Wednesday's cold, rainy morning was busy as usual for Dallas ISD and all of its students who take buses to get to school. But the nine school districts that receive bus service from Dallas County Schools will have to find new transportation after voters' Tuesday night decision to shut down the transportation agency.
Starting next week, a dissolution committee will begin meeting to decide how to wind down DCS and distribute its assets. For now, however, the agency still has to get get kids to school across Dallas County.
"Everybody did a great job this morning," DISD Superintendent Michael Hinojosa said Wednesday. "I'm very proud of the DCS employees for doing the right thing. I'm very proud of [DCS] for stepping up and making sure this transition began in an orderly way."
Later this week, the Texas comptroller will appoint a dissolution committee that will meet for the first time Wednesday. The first order of business for the committee, Hinojosa said, will be selecting a CEO to run the agency for the rest of the school year. Next, the committee will set up a series of public meetings so districts can get input from their communities about how they should transport kids once DCS stops providing service at the end of the 2017-18 school year.
"I think the taxpayers will be pleased, eventually." DISD Superintendent Michael Hinojosa
"Early next year, districts will have to decide whether they want to outsource this very important service that we all depend on, whether they're going to develop their own, or maybe a hybrid where a number of the districts go in together in a cooperative arrangement to provide those services to their community," Hinojosa said.
Once those decisions are made — DISD clearly planning to provide its own bus service to its 160,000 students — the new CEO will make recommendations to the committee about how to split up DCS assets among the districts.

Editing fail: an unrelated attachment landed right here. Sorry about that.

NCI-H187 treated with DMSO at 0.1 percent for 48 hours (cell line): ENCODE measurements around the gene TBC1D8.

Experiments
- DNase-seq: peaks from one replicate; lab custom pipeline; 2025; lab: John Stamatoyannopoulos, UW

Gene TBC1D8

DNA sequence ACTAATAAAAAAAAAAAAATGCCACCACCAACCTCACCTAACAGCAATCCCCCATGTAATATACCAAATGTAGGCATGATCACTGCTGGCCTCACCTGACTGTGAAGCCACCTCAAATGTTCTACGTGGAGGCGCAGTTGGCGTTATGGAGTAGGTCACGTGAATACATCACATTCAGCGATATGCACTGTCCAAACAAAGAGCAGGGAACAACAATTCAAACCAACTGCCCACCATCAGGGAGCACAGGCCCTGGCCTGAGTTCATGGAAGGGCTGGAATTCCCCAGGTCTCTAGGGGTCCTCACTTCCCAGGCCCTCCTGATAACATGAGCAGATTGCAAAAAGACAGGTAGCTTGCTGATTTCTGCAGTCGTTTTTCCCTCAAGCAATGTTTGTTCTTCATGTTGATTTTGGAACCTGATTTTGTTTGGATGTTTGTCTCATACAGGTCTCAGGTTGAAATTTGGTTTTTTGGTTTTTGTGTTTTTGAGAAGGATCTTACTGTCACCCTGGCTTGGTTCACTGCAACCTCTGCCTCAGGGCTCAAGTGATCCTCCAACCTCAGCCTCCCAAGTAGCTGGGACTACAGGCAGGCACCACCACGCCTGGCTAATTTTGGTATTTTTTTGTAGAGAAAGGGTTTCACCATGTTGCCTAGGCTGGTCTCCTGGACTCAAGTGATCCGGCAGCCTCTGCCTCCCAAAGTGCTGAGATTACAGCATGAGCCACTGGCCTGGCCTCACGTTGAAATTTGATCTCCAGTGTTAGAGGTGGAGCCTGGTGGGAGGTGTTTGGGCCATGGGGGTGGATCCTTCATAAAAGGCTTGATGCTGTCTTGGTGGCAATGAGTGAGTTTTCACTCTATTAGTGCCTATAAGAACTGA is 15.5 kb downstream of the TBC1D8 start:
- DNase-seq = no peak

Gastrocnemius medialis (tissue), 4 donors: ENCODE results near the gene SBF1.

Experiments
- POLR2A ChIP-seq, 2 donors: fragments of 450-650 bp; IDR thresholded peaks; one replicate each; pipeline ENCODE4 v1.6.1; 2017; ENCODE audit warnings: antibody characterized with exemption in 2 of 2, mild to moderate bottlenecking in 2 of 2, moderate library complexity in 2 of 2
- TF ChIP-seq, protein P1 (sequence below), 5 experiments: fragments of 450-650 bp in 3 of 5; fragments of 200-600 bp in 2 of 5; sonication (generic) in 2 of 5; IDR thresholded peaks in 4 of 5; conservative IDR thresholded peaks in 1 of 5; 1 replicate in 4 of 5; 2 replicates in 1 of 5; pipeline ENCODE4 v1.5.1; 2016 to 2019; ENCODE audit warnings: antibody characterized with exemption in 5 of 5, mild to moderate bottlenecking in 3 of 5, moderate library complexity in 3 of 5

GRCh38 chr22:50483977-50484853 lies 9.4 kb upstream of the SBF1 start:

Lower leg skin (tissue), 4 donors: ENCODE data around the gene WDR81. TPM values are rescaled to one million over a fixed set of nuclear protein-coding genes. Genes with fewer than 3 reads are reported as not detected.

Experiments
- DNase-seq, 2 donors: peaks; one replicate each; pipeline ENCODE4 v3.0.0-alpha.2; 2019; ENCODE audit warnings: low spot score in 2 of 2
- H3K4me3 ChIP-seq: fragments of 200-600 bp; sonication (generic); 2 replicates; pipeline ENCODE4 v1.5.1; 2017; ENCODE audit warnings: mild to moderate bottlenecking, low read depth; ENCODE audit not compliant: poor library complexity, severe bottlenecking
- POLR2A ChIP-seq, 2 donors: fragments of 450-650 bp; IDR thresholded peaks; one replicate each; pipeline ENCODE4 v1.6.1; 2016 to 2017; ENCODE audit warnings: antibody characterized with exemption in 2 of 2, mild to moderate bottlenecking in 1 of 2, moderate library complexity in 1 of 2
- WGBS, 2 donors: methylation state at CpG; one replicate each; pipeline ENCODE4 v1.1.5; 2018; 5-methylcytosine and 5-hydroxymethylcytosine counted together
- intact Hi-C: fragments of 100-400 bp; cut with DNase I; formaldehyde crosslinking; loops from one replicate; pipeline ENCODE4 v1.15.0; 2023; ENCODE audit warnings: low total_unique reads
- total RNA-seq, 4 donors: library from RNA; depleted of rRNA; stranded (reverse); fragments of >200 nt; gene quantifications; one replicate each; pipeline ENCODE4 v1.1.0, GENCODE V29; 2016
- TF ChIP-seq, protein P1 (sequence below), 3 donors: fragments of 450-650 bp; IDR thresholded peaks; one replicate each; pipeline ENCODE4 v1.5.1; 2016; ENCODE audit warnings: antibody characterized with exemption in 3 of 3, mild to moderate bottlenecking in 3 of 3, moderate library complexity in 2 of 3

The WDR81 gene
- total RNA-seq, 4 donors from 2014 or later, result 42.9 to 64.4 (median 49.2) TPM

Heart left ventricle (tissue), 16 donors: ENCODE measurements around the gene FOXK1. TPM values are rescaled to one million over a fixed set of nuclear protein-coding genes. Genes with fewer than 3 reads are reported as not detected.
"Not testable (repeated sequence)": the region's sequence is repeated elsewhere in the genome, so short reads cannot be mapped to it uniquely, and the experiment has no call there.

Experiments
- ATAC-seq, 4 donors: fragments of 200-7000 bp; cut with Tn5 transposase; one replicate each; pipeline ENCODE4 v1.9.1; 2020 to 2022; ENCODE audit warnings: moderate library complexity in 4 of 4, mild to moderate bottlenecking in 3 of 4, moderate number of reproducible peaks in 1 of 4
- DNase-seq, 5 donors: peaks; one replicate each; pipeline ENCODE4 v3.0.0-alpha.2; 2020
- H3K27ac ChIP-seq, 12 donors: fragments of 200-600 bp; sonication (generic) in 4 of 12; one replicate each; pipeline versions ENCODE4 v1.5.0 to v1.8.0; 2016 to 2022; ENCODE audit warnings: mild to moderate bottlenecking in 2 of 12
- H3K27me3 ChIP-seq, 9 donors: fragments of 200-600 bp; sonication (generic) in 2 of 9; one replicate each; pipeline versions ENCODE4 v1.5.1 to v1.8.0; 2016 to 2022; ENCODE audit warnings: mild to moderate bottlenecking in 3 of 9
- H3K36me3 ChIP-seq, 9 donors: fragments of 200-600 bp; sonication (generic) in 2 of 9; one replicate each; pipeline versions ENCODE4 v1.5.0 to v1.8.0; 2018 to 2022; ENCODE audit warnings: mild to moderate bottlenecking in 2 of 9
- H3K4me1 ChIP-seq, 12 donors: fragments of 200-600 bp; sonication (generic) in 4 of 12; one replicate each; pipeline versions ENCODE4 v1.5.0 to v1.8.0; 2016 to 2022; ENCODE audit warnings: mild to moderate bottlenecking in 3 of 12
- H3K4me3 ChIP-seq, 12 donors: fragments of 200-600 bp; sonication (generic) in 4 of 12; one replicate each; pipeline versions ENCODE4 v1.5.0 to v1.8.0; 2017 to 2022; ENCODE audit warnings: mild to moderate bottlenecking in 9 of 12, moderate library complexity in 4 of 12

DCS is DISD's third-biggest vendor. The district sending the agency about $54 million each year to transport kids to and from school, extracurricular activities and field trips. Initially, Hinojosa said, DISD could spend more than that to bring transportation services in house, but the superintendent expects those costs to go down as the district builds up its bus infrastructure.
"I think the taxpayers will be pleased, eventually," Hinojosa said. "There will be some one-time costs. For example, if you're going to have your own system, you're going to have to have a bus barn. ... We think that eventually, after the one-time costs are handled, the taxpayers are going to be better off."
While the superintendent declined to put a number on what it might cost DISD to break away from DCS, he said those numbers will be available later this month after they're presented to the DISD Board of Trustees. The other wild card, Hinojosa said, are the DCS buses assigned to DISD. The more buses the agency owns, the more that can be handed over to DISD, making it cheaper for the district to provide its own transportation services will be. Without the free buses, DISD couldn't have broken away from DCS, he said.
"We know that we couldn't have done this on our own, without the voters," Hinojosa said.
On Wednesday afternoon at City Hall, Dallas Mayor Mike Rawlings, who supported dumping DCS, said he has faith that Hinojosa will successfully navigate the transition.
"I'm pleased that we put it back with the school districts," Rawlings said, "and I think a more efficient, safer system will be created."